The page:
‘Buy’ this renewable fund’s clean and well-covered 7% dividend

Results from The Renewables Infrastructure Group (TRIG) demonstrate the sell-off of clean energy funds has gone too far and the shares look attractive on a 20% discount.

This is a slightly expanded version of an article published in the Telegraph’s Questor column today.

Rising interest rates and volatile power prices have hurt clean energy funds but annual results from The Renewables Infrastructure Group (TRIG ) yesterday demonstrate their sell-off has gone too far and the shares look attractive.

The company, known by its ticker TRIG, is one of the largest London-listed largest renewable energy funds with £3.5bn invested in wind, solar and battery storage assets in the UK, Ireland, France, Spain and Nordics.

Managed by InfraRed Capital Partners, TRIG’s generating capacity of over 2.8 gigawatts (GW) can power 1.9m homes and avoid 2.3m tonnes of carbon emissions a year. This makes it appealing for investors worried about climate change, although being green hasn’t been easy in the past two years.

TRIG’s market value has fallen to £2.5bn as the shares have tumbled to 101.6p from a peak of 145p in September 2022 when energy prices soared after Russia’s invasion of Ukraine.

At its height TRIG stood at a 9% premium over net asset value (NAV) but the shares have derated to a 20% below NAV of 127.7p as investors have turned to UK government bonds, or gilts, for reliable income.

InfraRed’s Richard Crawford and Minesh Shah and TRIG’s operation managers at Renewable Energy Systems (RES) had to work hard to deal with rising finance costs, technical challenges and lower-than-expected wind generation.

Yet despite the difficulties, which knocked 6.9p off NAV per share and saw earnings drop £67m, or 10%, to £610m, TRIG’s quarterly dividends rose 5% to 7.18p per share, comfortably covered 1.6 times by revenues.

TRIG lifted this year’s dividend target by 4% – the rate of inflation it sees across its markets – to 7.47p per share. That puts the shares on a 7.4% yield, which is good against long-term gilt yields of 4.6% but in line with its 11 peers.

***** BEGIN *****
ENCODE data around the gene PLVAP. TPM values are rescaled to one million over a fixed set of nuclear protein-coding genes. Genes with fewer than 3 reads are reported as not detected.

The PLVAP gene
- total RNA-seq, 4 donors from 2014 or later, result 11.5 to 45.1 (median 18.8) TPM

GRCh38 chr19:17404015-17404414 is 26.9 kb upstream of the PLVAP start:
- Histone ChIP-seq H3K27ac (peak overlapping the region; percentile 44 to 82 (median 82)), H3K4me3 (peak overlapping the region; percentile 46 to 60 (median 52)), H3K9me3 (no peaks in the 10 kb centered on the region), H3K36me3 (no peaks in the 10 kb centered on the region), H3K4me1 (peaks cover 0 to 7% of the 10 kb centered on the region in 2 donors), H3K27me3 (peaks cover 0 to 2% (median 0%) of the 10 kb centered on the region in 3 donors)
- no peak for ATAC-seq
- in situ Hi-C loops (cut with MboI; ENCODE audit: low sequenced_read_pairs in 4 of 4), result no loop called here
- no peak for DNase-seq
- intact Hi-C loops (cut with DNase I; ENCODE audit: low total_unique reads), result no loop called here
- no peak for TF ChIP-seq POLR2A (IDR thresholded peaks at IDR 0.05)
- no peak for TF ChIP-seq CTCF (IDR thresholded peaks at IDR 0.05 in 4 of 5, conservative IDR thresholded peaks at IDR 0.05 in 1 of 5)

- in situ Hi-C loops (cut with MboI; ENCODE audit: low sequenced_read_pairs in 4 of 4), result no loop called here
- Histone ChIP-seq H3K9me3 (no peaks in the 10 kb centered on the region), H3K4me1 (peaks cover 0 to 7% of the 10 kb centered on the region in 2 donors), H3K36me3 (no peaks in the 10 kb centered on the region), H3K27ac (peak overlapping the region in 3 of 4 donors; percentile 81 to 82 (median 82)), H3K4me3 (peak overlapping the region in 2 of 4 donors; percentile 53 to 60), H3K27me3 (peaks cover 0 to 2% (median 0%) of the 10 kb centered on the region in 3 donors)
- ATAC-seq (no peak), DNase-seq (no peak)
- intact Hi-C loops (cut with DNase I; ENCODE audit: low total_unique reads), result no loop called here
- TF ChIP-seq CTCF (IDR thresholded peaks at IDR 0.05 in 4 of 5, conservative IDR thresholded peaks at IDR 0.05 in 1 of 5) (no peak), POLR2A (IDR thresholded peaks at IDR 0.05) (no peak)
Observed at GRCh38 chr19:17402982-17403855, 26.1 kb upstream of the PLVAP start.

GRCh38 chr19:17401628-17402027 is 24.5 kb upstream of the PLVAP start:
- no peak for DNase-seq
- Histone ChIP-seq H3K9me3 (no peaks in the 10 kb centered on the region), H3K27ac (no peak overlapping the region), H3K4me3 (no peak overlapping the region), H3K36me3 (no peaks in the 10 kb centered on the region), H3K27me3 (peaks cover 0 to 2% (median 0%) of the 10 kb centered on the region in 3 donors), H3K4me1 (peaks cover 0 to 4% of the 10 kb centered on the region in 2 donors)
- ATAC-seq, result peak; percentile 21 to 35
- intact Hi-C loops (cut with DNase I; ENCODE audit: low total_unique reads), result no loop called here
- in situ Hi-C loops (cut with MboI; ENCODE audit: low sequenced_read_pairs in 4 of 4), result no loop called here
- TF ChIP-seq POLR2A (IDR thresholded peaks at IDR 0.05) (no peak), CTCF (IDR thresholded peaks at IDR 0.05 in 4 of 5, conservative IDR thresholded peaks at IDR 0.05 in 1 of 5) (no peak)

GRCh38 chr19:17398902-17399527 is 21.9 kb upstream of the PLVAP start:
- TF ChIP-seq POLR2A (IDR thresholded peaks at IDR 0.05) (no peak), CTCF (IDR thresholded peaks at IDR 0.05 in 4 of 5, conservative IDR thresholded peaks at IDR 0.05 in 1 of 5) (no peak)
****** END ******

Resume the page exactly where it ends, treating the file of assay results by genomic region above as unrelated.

Power prices are expected to fall as Europe ramps up gas storage in response to the threat from Russia and weak economic growth reduces demand, so it was reassuring to see over half of TRIG’s forecast revenues for the next 10 years are linked to inflation.  

There was good news on borrowing, with TRIG’s expensive, floating rate overdraft set to shrink from £364m to £150m this year as the managers sell assets to generate cash. Encouragingly, the preliminary offers TRIG has received are either at or above their latest valuation. Any bids, which could come in the next few weeks, are unlikely to achieve the 26% premium it got last August selling three wind farms in Ireland. Nevertheless, the comment suggests the current discount is too wide.

Like many renewable energy funds, TRIG is highly geared but expects its proportion of debt to steadily fall from 37% to 23% by 2030 as it repays loans with cash from zero-carbon power sales.

TRIG isn’t just an income fund. It invests for growth and this month bought battery storage developer Fig Power for £20m giving it a 400MW pipeline of projects to either build or sell on.

Happily, TRIG says it can fund its entire 1GW development pipeline from cash without raising money from shareholders, which it can’t do with the shares trading so far below asset value.

In addition, 40% of this expansion can come from organic growth, rather than acquisitions, upgrading existing assets through co-locating battery storage on wind and solar sites, or enhancing blades and software to increase productivity of wind turbines.

There was disappointing news with Crawford, the lead fund manager since flotation in 2013, announcing his retirement. Shah, his deputy of the past four years who previously worked on sister fund HICL Infrastructure (HICL ), will take charge in July.  Peel Hunt analyst Markuz Jaffe said Crawford’s departure was a ‘shame’ but took comfort in the big team behind the promoted manager.

Normally a change in fund manager would have me hold off making a ‘buy’ recommendation, but I’m reassured by Liberum’s Alex O’Hanlon saying TRIG’s strong balance sheet, diverse portfolio and dividend cover mean it is ‘one of the best placed’ renewable funds to re-rate this year, while Numis’ Colette Ord described the discount as ‘excessive’.

Higher interest rates mean the discount valuation rate TRIG uses to value its assets rose from 7.2% to 8.1% last year, applying downward pressure on the NAV. Minesh sounded confident TRIG could achieve a higher return than this which will support the valuation, particularly if rates start to come down.

‘Buy’ TRIG for income and the prospect of a share price recovery.

TRIG key facts

Market value: £2.5bn
Year of listing: 2013
Discount: 21%
Average discount over past year: 16%
Yield: 7.4%
Most recent year’s dividend: 7.18p
Gearing (Dec 2023): 37%
Annual charge (Dec 2023): 1%


Investment company news brought to you by Citywire Financial Publishers Limited.